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People v. Haywood

OPINION FILED NOVEMBER 29, 1979.

THE PEOPLE OF THE STATE OF ILLINOIS, PLAINTIFF-APPELLEE,

v.

BENNIE D. HAYWOOD, DEFENDANT-APPELLANT.



APPEAL from the Circuit Court of Kankakee County; the Hon. JOHN F. MICHELA, Judge, presiding.

MR. JUSTICE STENGEL DELIVERED THE OPINION OF THE COURT:

Rehearing denied January 15, 1980.

Following a jury trial in the Circuit Court of Kankakee County, defendant was convicted of murder and sentenced to 14 to 25 years in prison. On appeal defendant contends he was ineffectively represented by counsel and that the jury was improperly instructed on the defense of intoxication.

At approximately 9 p.m. on January 21, 1977, Officer Joseph Marek of the Kankakee County Police found the body of T.C. Brooks lying in the middle of a county road. The officer determined that Brooks was dead and observed two .22-caliber bullet holes near the victim's right breast. A subsequent autopsy revealed that Brooks had, in fact, been shot three times.

At about 10 p.m. on the same night, Corporal Buddy King of the Newton County, Indiana, sheriff's office discovered a 1967 Chrysler auto sitting in the median strip of U.S. Route 41, at a point later determined to be 28.3 miles from the spot where Brooks' body was located. The auto was empty, but Officer King saw defendant standing in the median strip about 50 yards away. As the officer approached him, defendant raised his hands and said, "Don't shoot, don't shoot, I don't have a gun." Defendant smelled of alcohol, his speech was slurred, he had trouble walking and he was covered with snow. Officer King arrested defendant for driving under the influence of alcohol and took him to the Newton County jail, where he was given a breathalyzer test and a field sobriety test. Defendant was unable to perform the physical tasks included in the sobriety test and the breathalyzer test indicated defendant had in excess of .31-percent alcohol in his blood.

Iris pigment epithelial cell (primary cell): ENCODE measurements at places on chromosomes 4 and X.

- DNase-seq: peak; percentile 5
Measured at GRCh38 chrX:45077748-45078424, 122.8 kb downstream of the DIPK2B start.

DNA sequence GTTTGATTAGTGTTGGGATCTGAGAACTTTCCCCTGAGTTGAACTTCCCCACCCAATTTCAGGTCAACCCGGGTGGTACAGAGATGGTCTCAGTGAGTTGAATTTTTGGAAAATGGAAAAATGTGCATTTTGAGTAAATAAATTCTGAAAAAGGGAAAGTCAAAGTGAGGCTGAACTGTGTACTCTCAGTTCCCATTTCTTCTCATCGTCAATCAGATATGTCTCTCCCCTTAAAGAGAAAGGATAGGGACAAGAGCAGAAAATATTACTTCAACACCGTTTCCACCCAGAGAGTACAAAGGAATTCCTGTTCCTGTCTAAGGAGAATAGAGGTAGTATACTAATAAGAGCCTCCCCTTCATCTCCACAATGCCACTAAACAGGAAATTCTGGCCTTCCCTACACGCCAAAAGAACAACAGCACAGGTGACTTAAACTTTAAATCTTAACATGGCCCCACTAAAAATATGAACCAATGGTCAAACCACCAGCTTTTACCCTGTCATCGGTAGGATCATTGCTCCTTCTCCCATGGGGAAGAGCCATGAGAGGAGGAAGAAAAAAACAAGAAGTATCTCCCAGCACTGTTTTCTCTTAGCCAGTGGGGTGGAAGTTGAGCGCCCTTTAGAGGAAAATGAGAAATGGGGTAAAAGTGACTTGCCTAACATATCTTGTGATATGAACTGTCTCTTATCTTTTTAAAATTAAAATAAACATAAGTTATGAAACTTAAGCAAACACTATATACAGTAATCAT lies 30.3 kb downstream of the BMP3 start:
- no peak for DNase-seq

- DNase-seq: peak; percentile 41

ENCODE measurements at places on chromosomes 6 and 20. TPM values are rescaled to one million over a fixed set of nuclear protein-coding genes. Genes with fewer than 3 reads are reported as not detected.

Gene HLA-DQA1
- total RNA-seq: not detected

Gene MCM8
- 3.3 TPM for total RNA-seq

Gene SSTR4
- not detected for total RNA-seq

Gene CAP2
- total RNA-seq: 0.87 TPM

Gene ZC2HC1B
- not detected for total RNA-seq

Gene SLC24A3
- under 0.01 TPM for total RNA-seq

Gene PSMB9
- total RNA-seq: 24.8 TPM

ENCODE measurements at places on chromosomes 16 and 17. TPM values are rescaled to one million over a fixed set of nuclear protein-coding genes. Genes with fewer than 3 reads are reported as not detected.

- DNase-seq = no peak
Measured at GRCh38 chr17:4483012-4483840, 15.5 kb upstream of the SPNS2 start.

After being advised by Kankakee authorities that defendant was wanted in connection with a homicide investigation, Officer King returned to defendant's auto, where he found several shell casings and observed blood stains on the auto's front seat. A partially filled pint whiskey bottle was discovered under the passenger's seat, and a .22-caliber pistol was found in a plastic bag about four feet off the road.

The day after the shooting incident defendant told Officer Joseph Beard of the Kankakee Sheriff's Department that he had been drinking from early in the morning the previous day and was in search of corn whiskey with Brooks and another man when he passed out in his auto, which Brooks was driving, and awoke on the median strip of Route 41 in Indiana. A few days later, however, defendant told Detective Bill Marks that he remembered shooting T.C. Brooks. In a written statement, defendant said he had given Brooks $25 to buy corn whiskey, but passed out in his auto while he, Brooks, and another man were looking for the whiskey supplier. When he awoke defendant was alone in the auto with Brooks who said he had given the $25 to his wife and had not purchased the whiskey. According to defendant's statement, a fight ensued and he grabbed his .22 pistol out of the ashtray when he feared that Brooks was reaching into his pocket for a gun. As Brooks tried to knock defendant back, defendant's gun went off twice and Brooks was hit with both bullets. Defendant said he left Brooks' body on the road and drove toward his home, but got lost and ended up in Indiana.